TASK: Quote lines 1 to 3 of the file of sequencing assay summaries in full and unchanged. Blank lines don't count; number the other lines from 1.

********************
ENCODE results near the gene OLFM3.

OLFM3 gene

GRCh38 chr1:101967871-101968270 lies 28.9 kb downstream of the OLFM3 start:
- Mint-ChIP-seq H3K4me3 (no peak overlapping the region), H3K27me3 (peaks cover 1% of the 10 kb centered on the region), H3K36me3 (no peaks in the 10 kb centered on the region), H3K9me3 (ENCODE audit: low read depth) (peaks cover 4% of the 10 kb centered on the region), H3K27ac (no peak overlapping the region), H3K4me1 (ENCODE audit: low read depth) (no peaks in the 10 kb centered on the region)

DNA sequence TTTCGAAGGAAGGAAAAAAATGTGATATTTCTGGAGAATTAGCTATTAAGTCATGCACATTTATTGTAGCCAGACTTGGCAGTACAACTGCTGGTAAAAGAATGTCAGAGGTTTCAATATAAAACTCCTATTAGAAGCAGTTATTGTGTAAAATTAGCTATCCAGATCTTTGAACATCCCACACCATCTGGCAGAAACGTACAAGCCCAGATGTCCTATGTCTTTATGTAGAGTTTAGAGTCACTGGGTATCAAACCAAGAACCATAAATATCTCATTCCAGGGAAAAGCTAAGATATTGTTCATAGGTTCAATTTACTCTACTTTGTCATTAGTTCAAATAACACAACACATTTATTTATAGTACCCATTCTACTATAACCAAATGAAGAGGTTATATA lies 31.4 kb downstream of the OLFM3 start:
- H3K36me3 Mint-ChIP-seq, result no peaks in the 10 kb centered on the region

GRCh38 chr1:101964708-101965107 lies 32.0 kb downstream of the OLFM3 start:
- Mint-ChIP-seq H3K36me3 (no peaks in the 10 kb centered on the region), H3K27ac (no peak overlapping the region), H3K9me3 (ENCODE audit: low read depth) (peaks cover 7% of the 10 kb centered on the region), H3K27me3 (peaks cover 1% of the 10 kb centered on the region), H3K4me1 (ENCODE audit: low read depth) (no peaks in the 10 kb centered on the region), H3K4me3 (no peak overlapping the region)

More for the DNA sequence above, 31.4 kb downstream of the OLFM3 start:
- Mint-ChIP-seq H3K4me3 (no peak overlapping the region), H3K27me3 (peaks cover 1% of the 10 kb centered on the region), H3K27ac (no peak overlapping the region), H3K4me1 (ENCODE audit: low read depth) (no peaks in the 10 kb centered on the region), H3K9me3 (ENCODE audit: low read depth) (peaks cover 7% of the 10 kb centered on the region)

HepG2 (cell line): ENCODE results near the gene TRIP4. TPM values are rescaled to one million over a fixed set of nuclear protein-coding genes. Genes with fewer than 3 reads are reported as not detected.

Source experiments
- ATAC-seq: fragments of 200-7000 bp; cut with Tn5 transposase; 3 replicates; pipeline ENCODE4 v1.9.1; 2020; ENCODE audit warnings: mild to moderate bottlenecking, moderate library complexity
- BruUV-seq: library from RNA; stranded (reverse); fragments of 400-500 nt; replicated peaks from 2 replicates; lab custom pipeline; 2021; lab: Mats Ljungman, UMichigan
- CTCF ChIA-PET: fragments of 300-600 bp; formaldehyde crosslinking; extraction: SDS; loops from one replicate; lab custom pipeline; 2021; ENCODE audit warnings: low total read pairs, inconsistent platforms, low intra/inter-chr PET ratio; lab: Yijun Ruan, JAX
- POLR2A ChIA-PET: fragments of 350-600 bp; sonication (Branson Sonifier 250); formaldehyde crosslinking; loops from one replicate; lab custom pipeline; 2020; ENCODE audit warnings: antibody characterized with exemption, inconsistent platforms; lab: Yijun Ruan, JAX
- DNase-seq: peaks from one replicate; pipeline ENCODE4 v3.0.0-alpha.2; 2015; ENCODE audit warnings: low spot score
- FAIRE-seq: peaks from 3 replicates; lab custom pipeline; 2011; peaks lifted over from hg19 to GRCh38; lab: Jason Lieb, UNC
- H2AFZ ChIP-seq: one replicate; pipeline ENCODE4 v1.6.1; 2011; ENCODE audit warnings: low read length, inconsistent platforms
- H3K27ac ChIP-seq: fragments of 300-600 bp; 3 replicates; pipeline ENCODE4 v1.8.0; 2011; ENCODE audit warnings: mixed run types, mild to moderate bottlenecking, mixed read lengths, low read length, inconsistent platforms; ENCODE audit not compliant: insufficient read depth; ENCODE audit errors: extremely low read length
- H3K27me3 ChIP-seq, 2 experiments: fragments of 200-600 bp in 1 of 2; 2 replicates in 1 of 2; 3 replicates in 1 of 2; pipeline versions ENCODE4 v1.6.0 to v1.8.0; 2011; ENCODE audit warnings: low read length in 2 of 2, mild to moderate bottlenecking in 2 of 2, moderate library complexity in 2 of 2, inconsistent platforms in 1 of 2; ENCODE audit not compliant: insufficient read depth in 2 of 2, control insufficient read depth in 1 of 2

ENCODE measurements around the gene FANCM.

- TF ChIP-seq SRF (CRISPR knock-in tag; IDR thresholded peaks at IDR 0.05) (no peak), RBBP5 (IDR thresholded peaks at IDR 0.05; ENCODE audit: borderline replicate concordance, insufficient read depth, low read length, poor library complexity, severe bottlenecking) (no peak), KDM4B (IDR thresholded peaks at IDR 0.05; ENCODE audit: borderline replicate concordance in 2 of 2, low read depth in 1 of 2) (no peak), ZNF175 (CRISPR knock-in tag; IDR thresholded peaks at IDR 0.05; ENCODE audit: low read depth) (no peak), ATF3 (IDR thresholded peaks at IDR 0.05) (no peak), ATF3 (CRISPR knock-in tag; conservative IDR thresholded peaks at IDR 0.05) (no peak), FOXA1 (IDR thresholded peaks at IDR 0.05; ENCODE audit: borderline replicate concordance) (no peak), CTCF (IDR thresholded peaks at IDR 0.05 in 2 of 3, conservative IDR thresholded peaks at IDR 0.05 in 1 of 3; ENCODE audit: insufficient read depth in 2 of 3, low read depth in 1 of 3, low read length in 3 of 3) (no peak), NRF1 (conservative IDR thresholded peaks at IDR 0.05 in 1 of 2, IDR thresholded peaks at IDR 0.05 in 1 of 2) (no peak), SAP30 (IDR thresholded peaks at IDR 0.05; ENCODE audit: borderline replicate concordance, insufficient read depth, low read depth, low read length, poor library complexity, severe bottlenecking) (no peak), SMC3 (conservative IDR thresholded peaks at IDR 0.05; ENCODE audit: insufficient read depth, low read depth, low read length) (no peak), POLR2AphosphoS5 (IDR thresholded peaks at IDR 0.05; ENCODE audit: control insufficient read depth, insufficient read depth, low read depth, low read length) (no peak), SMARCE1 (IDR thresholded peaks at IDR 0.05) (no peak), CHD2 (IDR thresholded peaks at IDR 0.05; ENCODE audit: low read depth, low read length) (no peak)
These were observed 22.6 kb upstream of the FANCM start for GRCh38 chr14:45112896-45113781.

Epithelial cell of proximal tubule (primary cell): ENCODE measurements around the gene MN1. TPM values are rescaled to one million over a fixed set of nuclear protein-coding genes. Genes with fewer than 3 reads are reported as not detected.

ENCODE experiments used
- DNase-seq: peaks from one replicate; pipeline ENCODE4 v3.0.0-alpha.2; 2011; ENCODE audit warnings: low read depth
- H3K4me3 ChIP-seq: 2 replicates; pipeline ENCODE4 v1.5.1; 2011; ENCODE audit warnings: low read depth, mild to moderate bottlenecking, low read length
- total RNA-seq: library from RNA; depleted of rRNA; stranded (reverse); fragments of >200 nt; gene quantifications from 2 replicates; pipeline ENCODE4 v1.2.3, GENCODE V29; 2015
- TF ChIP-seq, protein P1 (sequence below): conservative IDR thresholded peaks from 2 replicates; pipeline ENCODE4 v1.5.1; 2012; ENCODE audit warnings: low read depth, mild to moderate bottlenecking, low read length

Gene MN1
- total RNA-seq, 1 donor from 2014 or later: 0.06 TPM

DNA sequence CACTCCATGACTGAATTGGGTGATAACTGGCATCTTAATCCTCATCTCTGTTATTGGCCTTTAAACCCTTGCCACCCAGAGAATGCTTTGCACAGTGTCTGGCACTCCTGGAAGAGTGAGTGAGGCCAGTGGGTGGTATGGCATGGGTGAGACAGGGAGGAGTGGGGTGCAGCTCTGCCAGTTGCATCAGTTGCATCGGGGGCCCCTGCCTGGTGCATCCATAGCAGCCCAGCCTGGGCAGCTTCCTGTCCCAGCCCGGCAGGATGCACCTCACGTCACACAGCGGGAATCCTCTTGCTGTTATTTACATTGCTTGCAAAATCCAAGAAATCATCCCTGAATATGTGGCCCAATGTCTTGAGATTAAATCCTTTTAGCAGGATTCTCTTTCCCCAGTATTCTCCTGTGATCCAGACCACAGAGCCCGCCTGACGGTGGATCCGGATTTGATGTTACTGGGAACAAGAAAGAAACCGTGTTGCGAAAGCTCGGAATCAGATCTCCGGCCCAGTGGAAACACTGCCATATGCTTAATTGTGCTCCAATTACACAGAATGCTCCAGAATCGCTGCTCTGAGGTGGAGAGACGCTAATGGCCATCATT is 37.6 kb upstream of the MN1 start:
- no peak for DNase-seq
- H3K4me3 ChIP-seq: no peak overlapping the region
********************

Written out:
ENCODE results near the gene OLFM3.

OLFM3 gene

GRCh38 chr1:101967871-101968270 lies 28.9 kb downstream of the OLFM3 start: